On the other hand, although we observed a reduction on insomnia symptoms and in the proportion of patients having indication of insomnia (from 88% before treatment to 59.7% at 12-month follow-up), a large proportion of our participants still had insomnia symptoms and “caseness” 12 months after treatment. Insomnia has been found to be a risk factor for anxiety and depression [49] as well as for sick leave [50], hence we concur with Hagen et al. [12] in that treatment directly addressing insomnia-symptoms might be valuable as a bigger part of concentrated treatment for anxiety and depression in the future.

Strengths and limitations of the pilot study


The main strength of this study is that the treatment is given over only 4 days, which is less intruding in the patients` everyday life than treatments given over a longer time span. We have shown and discussed that our concentrated treatment over 4 days has rapid and comparable or even superior effect sizes to other treatments for anxiety and depression in adults, given over 8–14 weeks, which is a great strength. Also, a strength is the long-term follow-up of 12 months. Other comparable studies of patients with similar complaints of anxiety and of depression, report attrition rates of 25.1–30.8% [4, 46].

The study shows that patients with long-standing depression and/or anxiety, and with substantial prior treatment experiences, could benefit from a different and more concentrated micro-choice based treatment format and that the improvements are long lasting across a wide array of symptoms known to affect functioning in all aspects of life. Mental health problems are on the rise; hence developing effective treatments is a challenge that the public health care is facing. Our results show a robustness in large effect sizes at long-term follow-up, obtained during the COVID-19 pandemic. Our patient sample was on average 32.5 years of age, meaning they were in a typical age caring for children. Treatments that are short-lasting represent an obvious strength for this age group, as they may have parental obligations at home. Mentally healthy parents will be more capable of raising mentally healthy children [51, 52].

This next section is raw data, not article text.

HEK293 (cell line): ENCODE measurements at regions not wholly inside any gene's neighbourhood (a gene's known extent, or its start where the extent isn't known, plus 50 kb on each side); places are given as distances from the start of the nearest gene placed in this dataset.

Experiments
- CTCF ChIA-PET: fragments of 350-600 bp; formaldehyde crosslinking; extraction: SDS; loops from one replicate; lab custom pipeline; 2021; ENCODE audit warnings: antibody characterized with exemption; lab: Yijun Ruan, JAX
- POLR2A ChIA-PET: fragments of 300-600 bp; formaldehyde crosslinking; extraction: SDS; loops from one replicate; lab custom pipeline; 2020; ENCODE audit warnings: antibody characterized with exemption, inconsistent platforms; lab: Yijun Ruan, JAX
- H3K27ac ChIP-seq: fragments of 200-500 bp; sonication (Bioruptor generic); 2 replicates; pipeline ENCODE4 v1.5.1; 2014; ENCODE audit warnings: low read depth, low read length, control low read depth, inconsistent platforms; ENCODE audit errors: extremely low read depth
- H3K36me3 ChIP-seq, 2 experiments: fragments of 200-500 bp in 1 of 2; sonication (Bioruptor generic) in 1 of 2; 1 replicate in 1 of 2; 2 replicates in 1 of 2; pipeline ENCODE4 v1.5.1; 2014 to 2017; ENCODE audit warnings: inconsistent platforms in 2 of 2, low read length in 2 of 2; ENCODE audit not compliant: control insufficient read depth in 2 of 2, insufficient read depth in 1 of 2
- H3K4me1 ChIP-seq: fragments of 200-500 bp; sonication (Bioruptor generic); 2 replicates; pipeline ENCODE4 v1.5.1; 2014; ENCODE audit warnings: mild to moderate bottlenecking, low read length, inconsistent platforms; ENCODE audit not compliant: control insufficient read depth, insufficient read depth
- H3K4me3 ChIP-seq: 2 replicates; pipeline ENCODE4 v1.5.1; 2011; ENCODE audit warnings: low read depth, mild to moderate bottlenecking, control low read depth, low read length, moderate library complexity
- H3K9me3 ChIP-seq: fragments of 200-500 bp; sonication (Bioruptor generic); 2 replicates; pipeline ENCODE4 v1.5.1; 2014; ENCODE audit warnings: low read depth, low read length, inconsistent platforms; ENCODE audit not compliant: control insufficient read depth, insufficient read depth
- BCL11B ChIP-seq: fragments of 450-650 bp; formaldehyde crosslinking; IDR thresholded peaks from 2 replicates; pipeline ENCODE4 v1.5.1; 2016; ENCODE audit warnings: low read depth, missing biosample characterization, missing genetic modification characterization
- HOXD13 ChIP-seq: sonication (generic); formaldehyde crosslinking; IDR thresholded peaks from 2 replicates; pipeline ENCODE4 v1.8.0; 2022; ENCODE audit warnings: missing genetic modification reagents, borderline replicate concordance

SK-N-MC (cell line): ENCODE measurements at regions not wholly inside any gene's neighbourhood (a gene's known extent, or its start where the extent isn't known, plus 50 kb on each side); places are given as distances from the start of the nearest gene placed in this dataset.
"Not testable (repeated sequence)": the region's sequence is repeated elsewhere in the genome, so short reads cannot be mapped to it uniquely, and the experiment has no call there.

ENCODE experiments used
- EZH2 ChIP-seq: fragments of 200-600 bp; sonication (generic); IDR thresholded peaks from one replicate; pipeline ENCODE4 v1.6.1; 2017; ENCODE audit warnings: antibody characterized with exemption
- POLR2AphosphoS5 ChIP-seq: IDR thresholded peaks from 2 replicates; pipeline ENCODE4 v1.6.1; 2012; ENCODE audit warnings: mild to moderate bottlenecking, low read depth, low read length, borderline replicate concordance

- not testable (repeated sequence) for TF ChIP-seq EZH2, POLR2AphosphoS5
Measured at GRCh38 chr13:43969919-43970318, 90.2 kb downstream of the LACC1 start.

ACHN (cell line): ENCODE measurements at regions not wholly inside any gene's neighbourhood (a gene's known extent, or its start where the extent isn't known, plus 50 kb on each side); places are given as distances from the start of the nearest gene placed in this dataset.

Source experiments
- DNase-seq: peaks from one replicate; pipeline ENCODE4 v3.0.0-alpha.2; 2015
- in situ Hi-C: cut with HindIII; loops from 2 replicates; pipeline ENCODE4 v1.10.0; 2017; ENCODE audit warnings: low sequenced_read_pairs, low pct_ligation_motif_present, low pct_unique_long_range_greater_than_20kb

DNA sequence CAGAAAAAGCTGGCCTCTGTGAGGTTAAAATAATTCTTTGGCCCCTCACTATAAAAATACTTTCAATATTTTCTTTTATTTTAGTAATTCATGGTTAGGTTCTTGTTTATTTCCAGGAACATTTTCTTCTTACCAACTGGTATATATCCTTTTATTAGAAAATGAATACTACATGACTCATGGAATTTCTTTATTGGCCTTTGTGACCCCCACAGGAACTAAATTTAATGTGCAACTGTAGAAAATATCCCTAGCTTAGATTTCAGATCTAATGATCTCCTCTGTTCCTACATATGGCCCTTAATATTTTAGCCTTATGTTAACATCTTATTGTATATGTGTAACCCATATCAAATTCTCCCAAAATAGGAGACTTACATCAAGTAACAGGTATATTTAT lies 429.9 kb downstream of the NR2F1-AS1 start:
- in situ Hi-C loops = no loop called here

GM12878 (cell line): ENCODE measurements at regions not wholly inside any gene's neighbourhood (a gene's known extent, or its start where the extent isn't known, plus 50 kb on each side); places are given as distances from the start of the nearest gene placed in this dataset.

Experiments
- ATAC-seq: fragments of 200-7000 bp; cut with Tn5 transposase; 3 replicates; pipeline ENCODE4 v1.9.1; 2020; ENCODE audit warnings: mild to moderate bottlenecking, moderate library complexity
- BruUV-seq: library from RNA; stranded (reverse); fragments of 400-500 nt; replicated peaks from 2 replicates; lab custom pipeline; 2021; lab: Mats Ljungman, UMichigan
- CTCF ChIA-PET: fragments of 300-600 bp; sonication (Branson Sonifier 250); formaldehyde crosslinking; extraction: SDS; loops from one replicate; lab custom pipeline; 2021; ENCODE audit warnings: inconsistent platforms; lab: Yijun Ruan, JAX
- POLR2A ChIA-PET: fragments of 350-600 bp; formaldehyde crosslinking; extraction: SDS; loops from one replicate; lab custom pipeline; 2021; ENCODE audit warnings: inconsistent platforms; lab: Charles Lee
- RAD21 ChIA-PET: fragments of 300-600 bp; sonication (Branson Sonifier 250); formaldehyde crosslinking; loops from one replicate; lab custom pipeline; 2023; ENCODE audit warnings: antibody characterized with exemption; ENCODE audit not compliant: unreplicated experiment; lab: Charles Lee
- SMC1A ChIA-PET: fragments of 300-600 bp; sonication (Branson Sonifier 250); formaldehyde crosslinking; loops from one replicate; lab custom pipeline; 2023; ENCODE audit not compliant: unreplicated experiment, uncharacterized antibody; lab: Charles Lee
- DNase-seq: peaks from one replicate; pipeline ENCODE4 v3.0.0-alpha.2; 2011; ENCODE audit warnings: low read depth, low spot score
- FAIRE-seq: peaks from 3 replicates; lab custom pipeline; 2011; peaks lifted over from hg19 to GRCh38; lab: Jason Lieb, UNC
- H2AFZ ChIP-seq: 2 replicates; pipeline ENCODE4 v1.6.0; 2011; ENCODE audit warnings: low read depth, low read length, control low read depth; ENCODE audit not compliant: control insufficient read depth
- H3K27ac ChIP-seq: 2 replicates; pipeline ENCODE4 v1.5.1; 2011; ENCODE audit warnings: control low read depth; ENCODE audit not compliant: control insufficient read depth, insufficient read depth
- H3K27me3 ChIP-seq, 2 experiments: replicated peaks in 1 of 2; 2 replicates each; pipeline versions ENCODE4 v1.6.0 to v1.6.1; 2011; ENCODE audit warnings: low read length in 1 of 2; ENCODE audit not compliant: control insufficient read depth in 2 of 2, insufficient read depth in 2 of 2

The major limitation of this study is that we have no control group and hence cannot attribute the positive changes to our intervention. Limitations of the study include the moderate sample size, the relatively experienced group leaders meaning generalizability to less experiences group leaders may need to be investigated and that it is not possible to pinpoint what are the effective components of the treatment. Because of the diversity among the participants, sub-group analyses were not regarded as feasible. It is possible that the results are not generalizable to patients who fall outside of the inclusion/exclusion criteria. For example, this might apply to older participants (> 47 years), those with limited digital competency, or patients with other comorbid illnesses than those included in this sample. Conducting a treatment in groups during the Covid pandemic is per se a social event and may possibly have been health-promoting in itself. We cannot rule out this possible bias towards our results. Finally, several of the data were self-reported and not based on validated questionnaires (such as utilization of health care and changes in medication) and they may have limited robustness. Also, patients may not be aware of whether medication changed over 1 year and they may be subject to memory bias. Also, more investigation into what role the group setting plays, would be interesting. Qualitative studies might be important in order to develop an understanding of the group-mechanisms and how the group may contribute to change.